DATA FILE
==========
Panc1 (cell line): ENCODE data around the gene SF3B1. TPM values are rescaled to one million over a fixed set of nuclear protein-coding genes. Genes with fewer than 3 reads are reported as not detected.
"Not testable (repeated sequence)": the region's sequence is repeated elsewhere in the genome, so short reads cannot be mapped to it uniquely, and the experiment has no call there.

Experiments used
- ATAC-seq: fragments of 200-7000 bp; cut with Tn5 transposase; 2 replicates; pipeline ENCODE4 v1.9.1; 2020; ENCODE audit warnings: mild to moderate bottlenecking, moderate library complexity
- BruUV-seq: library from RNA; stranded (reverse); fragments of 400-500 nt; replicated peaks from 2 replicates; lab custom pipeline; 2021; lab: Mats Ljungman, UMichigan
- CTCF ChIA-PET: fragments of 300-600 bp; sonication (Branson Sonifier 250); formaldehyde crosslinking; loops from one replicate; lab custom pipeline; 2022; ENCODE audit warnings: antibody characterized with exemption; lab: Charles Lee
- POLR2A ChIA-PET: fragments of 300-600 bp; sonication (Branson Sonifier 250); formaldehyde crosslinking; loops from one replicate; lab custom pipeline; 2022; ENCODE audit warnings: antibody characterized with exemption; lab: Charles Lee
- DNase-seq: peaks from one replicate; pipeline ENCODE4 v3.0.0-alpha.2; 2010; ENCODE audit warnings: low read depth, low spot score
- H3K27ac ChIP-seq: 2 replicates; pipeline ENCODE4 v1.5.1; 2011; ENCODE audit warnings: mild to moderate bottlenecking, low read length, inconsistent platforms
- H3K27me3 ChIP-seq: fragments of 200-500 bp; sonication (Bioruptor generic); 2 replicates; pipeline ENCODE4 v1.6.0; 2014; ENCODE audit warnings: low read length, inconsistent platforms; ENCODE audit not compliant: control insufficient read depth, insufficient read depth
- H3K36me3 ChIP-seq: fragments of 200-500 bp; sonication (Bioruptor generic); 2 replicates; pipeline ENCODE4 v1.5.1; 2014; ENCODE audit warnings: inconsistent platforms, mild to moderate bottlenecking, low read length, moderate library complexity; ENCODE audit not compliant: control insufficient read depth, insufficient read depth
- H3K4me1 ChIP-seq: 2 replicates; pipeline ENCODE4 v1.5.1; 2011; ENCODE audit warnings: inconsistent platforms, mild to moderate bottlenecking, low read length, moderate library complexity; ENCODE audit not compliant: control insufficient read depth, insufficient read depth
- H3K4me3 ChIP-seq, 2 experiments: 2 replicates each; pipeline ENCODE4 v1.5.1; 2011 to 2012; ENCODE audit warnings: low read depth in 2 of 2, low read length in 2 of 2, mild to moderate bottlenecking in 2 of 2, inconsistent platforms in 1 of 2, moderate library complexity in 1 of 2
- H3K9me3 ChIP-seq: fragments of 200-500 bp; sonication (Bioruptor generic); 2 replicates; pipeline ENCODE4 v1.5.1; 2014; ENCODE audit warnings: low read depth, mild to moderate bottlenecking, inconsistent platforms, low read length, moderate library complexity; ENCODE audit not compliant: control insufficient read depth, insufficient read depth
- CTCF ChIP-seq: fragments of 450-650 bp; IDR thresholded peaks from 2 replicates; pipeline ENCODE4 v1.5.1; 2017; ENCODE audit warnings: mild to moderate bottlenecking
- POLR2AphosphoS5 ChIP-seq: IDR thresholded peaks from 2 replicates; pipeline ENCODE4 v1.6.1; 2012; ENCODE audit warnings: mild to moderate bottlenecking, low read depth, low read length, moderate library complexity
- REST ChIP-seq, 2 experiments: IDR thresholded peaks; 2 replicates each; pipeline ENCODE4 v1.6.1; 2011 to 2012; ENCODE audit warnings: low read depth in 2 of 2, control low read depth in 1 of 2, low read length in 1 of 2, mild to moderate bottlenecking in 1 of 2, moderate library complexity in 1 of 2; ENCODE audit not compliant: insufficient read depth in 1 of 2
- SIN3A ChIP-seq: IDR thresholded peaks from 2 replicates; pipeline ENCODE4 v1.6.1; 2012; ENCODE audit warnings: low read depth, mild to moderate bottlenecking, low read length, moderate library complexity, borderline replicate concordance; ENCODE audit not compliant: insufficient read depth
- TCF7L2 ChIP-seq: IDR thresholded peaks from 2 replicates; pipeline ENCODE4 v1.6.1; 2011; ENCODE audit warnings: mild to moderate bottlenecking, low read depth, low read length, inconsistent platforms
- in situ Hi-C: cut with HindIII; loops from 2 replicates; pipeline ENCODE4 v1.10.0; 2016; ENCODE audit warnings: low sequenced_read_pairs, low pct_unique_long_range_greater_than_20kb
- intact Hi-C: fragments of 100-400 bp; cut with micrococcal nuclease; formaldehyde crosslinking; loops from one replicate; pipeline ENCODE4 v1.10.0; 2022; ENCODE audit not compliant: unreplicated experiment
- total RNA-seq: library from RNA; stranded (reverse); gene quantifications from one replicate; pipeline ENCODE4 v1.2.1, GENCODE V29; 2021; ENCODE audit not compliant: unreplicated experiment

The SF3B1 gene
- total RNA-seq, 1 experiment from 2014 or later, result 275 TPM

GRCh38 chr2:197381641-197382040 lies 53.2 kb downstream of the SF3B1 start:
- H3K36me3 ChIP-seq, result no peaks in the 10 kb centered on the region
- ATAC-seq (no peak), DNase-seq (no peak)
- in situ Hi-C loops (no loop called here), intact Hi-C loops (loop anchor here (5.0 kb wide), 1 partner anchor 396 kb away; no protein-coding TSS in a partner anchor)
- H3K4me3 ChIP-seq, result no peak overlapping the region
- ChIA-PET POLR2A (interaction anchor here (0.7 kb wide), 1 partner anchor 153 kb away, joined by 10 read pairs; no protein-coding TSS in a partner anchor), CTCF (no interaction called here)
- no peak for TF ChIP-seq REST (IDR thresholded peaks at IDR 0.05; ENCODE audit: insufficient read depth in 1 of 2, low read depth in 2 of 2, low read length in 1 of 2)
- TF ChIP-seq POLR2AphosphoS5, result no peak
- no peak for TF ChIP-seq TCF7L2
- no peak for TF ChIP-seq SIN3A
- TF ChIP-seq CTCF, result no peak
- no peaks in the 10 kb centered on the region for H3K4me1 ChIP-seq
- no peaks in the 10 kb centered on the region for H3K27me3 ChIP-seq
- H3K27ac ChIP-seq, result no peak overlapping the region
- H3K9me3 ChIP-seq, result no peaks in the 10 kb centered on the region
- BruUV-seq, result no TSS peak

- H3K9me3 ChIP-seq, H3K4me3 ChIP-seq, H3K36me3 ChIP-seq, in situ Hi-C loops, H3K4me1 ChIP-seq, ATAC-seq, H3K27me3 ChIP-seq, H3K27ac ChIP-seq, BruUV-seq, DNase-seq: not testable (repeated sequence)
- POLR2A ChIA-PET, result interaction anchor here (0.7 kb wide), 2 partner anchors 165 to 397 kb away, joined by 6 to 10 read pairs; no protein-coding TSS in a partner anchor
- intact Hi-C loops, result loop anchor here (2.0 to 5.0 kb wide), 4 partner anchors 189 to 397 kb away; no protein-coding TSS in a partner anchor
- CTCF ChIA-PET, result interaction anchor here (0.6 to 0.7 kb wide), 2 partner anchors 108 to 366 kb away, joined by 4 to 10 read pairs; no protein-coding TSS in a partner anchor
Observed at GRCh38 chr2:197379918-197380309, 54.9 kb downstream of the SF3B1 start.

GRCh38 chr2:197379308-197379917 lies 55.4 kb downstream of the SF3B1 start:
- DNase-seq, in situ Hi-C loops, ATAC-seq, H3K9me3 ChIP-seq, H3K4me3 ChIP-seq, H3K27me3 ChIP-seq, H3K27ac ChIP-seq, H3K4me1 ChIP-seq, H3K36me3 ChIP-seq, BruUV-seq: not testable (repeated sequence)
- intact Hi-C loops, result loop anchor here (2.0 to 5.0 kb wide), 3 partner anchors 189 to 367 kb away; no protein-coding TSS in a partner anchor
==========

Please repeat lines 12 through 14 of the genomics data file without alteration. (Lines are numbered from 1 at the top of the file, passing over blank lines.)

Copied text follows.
- H3K4me1 ChIP-seq: 2 replicates; pipeline ENCODE4 v1.5.1; 2011; ENCODE audit warnings: inconsistent platforms, mild to moderate bottlenecking, low read length, moderate library complexity; ENCODE audit not compliant: control insufficient read depth, insufficient read depth
- H3K4me3 ChIP-seq, 2 experiments: 2 replicates each; pipeline ENCODE4 v1.5.1; 2011 to 2012; ENCODE audit warnings: low read depth in 2 of 2, low read length in 2 of 2, mild to moderate bottlenecking in 2 of 2, inconsistent platforms in 1 of 2, moderate library complexity in 1 of 2
- H3K9me3 ChIP-seq: fragments of 200-500 bp; sonication (Bioruptor generic); 2 replicates; pipeline ENCODE4 v1.5.1; 2014; ENCODE audit warnings: low read depth, mild to moderate bottlenecking, inconsistent platforms, low read length, moderate library complexity; ENCODE audit not compliant: control insufficient read depth, insufficient read depth